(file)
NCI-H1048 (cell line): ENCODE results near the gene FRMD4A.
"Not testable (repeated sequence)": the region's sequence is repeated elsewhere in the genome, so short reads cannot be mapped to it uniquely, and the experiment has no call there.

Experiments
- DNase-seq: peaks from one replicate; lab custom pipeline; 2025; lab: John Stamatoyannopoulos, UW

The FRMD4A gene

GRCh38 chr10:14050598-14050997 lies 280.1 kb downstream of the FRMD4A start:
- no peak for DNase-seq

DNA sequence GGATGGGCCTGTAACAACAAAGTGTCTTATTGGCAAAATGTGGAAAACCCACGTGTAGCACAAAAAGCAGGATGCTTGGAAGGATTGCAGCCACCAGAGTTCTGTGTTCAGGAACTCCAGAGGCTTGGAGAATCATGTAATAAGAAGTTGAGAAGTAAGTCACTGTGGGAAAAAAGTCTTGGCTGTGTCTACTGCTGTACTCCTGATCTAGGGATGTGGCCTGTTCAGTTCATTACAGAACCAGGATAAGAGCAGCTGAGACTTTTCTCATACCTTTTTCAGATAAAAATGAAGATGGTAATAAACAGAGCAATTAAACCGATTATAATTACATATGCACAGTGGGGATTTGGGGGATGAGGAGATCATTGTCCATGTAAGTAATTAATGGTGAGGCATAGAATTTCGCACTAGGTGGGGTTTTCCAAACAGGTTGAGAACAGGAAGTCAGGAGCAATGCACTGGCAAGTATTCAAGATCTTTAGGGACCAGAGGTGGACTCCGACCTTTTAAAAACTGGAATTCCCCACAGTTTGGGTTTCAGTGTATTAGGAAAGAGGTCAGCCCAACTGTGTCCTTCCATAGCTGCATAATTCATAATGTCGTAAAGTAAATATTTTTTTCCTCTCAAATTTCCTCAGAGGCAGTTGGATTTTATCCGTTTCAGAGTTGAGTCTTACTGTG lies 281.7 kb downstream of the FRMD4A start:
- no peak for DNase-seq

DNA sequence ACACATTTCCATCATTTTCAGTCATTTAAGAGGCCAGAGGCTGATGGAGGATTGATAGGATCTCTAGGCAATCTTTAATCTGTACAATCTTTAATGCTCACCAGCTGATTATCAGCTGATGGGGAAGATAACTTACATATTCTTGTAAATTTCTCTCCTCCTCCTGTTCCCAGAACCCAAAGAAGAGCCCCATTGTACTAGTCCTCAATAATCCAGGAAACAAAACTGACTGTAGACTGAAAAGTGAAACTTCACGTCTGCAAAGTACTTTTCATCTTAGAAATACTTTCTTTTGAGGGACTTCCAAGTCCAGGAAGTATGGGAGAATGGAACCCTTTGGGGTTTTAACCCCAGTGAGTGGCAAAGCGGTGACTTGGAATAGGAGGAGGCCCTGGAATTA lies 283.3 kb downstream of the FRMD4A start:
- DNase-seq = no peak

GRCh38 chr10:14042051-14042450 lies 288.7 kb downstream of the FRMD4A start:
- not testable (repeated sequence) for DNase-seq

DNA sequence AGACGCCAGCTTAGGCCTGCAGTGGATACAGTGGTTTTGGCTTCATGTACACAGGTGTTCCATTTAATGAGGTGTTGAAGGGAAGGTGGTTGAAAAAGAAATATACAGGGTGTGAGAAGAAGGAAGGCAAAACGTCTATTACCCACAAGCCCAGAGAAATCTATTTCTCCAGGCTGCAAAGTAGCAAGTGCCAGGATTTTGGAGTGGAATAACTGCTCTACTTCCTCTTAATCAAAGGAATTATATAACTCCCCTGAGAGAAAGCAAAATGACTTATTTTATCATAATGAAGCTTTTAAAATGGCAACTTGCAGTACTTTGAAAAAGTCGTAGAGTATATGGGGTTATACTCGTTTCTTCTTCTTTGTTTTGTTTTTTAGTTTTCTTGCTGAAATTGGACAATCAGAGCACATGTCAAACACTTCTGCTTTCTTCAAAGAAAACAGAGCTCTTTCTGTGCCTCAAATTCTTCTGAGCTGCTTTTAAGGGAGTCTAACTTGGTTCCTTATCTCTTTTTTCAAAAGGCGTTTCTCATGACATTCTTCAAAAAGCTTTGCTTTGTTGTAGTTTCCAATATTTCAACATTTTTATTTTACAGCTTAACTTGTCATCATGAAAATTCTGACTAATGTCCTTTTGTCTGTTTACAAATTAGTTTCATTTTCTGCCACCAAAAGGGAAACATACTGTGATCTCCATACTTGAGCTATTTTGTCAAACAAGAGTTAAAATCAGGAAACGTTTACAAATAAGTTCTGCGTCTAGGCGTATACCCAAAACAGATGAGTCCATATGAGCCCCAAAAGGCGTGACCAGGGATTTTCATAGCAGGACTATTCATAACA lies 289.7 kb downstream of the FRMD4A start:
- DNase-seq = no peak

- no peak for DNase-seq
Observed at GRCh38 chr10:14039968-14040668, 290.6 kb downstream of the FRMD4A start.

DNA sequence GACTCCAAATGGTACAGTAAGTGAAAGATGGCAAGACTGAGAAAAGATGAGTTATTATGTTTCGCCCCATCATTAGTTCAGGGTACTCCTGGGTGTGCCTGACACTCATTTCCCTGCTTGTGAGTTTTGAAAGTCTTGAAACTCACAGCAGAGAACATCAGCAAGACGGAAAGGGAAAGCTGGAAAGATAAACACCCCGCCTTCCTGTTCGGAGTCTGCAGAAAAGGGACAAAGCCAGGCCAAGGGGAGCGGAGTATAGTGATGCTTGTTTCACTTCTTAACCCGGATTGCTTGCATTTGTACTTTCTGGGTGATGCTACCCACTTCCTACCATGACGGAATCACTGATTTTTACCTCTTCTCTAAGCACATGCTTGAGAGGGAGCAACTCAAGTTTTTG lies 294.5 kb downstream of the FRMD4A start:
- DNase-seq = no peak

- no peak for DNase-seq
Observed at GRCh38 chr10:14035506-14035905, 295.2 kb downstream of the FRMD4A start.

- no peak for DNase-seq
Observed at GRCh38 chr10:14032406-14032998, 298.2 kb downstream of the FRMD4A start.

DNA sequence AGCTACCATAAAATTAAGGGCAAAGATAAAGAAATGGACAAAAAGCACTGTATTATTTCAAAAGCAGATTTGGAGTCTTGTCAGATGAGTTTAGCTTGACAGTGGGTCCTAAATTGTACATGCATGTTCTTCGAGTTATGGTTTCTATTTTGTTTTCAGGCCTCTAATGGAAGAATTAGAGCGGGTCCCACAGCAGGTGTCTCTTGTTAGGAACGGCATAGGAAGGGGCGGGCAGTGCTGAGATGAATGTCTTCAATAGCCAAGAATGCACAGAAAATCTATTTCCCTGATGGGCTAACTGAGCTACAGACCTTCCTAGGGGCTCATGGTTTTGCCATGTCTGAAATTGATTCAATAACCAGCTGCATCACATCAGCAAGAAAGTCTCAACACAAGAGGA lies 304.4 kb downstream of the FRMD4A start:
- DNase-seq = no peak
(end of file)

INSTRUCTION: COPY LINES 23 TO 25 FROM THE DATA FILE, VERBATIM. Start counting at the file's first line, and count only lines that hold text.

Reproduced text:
Observed at GRCh38 chr10:14032406-14032998, 298.2 kb downstream of the FRMD4A start.

DNA sequence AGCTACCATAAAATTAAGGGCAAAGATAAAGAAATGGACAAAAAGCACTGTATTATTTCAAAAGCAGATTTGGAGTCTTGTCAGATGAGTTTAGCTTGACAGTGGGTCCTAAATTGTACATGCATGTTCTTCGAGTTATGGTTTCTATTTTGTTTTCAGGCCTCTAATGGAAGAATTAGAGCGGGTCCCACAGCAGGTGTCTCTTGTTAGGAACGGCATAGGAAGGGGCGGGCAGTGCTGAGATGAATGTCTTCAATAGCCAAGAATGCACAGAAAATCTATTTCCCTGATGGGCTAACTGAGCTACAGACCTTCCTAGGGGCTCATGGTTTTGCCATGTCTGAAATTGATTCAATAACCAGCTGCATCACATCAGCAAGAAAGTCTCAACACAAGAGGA lies 304.4 kb downstream of the FRMD4A start:
- DNase-seq = no peak